I thought I’d build my son an iconic 80’s movie wagon/small float, and since one of my favorite movies as a kid was Top Gun, I wanted to build him an F16 fighter jet so he could be ‘Maverick’. It started with a piece of plywood as the base, and I added an old wagon rear axle, and a $12 front swivel wheel from Harbor Freight. I used a piece of ‘C’ channel steel to bring out the handle from the plywood, then fabricated a mount for the wagon handle to attach from.

I like to keep things looking authentic, so I decided to make it all out of aluminum and pop rivet it together like a real jet is. I started with a few long strips of 1/8” thick flat aluminum and stared bending it to the shape of a jet fuselage. I made a few rounded pieces that went left to right, then added a full length along the body line from front to back. This became my ‘skeleton’ to build off, and from there I drilled a bunch of holes through the strips. My friend donated a big roll of aluminum roof flashing that was unusable from his roofing company, so I cut pieces of that and tried my best to shape it into the jet’s body while pop-riveting it to the skeleton. I curled a big sheet of the aluminum into a cone, and riveted that to the front as the nose.

I wanted to go ‘over the top’ and have some flames coming out the back, so I used a small bucket with the bottom cut off as the engine turbine, and grabbed a small car electric fan from my parts heap and mounted it up in the rear. A few long strips of orange material were attached to the fan’s cover, and when turned on, they flowed like flames shooting from the engine.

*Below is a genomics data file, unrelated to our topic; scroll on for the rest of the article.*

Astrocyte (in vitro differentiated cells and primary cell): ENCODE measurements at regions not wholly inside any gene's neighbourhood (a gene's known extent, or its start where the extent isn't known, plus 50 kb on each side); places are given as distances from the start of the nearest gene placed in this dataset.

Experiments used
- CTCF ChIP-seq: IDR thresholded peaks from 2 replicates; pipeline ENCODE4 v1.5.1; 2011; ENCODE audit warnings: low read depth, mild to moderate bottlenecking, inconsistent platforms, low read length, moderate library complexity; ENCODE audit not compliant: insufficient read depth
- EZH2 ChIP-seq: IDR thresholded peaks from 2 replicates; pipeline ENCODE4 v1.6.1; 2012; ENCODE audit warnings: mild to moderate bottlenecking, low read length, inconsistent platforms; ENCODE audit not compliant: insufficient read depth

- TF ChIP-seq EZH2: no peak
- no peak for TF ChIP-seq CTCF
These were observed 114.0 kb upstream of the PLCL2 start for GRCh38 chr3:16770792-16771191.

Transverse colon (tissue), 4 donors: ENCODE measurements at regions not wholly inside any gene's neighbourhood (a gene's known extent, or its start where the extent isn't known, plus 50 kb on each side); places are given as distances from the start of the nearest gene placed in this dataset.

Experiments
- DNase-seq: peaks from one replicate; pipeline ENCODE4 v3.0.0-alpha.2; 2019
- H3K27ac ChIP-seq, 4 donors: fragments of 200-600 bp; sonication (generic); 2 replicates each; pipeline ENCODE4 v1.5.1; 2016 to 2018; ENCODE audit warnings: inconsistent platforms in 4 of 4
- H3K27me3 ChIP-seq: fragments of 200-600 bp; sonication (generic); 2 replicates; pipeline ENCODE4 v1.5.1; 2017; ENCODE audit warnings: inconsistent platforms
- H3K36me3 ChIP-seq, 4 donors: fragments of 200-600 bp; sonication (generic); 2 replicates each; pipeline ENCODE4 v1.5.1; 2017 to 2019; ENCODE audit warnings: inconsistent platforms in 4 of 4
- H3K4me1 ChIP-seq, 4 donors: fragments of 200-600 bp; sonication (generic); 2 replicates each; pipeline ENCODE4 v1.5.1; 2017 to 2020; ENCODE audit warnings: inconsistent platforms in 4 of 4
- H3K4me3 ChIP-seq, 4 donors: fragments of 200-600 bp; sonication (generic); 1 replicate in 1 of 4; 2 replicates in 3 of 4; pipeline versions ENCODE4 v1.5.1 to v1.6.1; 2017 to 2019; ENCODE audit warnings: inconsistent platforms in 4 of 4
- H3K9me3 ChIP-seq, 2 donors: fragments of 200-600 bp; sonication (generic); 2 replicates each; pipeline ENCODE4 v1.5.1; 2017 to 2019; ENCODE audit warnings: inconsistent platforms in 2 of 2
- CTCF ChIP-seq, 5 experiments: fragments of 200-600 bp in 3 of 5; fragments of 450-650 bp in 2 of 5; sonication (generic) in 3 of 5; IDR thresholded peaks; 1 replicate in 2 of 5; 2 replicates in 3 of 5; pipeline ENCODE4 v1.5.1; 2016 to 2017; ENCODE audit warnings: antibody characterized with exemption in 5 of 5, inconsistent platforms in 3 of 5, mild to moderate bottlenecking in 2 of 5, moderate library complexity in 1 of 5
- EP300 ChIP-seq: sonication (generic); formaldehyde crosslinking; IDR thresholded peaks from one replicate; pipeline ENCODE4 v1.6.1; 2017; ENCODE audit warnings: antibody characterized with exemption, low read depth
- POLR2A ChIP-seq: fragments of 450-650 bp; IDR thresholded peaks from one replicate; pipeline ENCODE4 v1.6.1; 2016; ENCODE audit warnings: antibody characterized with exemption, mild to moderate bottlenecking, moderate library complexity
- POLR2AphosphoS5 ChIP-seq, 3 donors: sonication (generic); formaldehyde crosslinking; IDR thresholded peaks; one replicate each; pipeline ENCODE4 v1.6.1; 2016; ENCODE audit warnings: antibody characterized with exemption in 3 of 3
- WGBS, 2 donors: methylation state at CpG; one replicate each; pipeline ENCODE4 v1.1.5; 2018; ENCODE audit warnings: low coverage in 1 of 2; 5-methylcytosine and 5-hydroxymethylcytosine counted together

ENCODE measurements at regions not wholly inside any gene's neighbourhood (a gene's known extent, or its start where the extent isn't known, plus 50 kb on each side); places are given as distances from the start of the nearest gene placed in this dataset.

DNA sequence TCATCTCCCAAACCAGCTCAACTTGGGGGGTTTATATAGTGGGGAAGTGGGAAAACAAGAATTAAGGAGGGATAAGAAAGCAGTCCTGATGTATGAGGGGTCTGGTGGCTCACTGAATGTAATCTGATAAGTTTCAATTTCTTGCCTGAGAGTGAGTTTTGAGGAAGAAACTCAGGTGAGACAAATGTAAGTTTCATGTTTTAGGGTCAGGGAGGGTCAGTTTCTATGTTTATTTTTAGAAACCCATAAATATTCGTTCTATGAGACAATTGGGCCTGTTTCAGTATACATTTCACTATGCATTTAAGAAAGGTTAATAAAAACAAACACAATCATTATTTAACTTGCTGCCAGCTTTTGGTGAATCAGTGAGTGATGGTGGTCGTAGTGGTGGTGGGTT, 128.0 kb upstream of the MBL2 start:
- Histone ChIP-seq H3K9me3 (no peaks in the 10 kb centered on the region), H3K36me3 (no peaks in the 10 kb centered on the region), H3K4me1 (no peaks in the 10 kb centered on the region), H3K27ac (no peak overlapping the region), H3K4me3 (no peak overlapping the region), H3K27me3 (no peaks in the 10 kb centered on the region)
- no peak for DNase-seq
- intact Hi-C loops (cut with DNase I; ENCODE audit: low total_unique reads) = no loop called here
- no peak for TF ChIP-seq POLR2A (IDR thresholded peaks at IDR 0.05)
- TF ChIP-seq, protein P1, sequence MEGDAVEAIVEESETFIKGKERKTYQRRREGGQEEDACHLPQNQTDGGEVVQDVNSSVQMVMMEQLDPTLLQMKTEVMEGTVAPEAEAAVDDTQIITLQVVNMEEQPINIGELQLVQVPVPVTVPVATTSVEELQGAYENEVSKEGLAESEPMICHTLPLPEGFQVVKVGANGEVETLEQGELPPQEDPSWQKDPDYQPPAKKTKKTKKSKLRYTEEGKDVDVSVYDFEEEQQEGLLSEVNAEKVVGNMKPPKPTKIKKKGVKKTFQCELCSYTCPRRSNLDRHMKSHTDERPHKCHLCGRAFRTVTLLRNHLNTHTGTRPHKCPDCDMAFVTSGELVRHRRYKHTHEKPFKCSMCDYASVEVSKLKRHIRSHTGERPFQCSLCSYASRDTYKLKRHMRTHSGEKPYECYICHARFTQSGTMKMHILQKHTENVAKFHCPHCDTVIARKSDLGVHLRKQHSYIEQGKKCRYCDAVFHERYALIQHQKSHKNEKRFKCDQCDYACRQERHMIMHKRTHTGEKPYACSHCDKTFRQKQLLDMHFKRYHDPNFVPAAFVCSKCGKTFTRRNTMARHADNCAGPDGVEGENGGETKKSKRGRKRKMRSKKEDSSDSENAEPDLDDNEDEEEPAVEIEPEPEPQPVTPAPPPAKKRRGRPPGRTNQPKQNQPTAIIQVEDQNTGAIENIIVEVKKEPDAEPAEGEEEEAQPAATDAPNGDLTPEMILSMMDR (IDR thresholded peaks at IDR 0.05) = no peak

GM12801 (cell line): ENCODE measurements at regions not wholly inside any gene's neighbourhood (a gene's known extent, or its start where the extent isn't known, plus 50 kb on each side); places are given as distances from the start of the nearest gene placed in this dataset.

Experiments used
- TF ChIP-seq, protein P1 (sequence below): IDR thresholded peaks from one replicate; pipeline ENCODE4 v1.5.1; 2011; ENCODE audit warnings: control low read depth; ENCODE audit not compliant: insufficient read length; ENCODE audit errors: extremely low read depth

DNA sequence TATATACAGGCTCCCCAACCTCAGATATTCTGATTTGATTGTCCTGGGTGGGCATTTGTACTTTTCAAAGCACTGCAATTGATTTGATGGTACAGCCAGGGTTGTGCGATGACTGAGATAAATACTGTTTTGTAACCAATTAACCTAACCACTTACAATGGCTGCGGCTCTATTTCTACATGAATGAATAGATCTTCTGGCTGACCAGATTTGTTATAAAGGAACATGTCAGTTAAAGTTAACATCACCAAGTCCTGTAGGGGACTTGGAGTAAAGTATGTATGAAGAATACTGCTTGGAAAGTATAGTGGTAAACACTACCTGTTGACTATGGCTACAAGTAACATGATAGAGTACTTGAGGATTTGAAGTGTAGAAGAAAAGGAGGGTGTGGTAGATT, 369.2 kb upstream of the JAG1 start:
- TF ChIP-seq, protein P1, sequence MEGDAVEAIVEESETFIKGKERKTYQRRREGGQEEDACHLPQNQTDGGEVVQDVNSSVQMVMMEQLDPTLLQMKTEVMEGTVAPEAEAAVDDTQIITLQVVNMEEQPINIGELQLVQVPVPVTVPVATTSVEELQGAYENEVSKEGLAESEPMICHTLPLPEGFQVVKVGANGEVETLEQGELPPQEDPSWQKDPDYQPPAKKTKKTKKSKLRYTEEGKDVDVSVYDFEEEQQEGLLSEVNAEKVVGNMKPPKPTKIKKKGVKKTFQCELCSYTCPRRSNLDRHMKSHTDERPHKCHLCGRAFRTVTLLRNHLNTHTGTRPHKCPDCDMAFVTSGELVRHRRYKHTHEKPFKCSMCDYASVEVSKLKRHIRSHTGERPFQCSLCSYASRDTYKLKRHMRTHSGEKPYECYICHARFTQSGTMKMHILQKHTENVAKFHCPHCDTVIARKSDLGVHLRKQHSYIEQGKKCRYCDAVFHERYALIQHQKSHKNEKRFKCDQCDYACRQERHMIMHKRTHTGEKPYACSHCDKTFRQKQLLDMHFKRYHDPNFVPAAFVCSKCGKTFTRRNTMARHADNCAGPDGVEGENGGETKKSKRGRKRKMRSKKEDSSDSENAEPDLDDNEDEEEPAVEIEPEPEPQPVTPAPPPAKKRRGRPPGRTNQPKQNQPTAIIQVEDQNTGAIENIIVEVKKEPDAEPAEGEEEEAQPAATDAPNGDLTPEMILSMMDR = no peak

For the wings and tail sections, I used some thin sheathing from Home Depot and cut them to shape. I learned from experience, that getting through crowds was tough with bigger floats, so I engineered the wings to fold up on long piano hinges and hook closed so it was streamlined to get through crowds. An old tree swing seat was painted and bolted down, along with spray painting the whole jet silver. I was worried about my little pilot cutting cut on the sharp edges, so I got some plastic wire loom from the auto parts store and ran it around the edge of the cockpit. A joystick was made from a toilet plunger that I cut down to length and put a bicycle hand grip on it with a fake missile button (old trunk release button from a car).
To run the fan, I needed a car battery, so I mounted a small tractor battery behind his seat and wired it up. I even wired up some orange LED’s into the engine to provide more to the flame effect. I ran the wires up the handle to a switch I mounted on the pull handle that I could turn on/off while pulling him around.
For missiles, I needed something lightweight, so I used some plastic wire conduit cut to size, and used the end of some $1 store foam footballs for the tips. Some thin flat plastic from an antifreeze jug was trimmed for missile fins and painted, then inserted into grooves I cut in the conduit. The missiles were then mounted under the wings.
He needed a dash board, so I made that from sheathing as well, and mounted a few aircraft style switches, some old race car gauges, and a digital battery meter to monitor the battery life. I got some battery operated red and green lights and mounted them on the tips of each wing to add more ‘pop’ at night, and put some “top gun’ decals with ‘maverick’ and ‘goose’ on the jet too. My son would be Maverick, but who would be his co-pilot Goose? A plastic lawn goose was mounted behind him to get the comedy going, and most people got it, but the kids just asked why the ‘Aflec’ duck was in there.
The jet was a success, he won a couple trophies in it, but I had quite a bit of time in this one. Oh well, the little guy is worth it!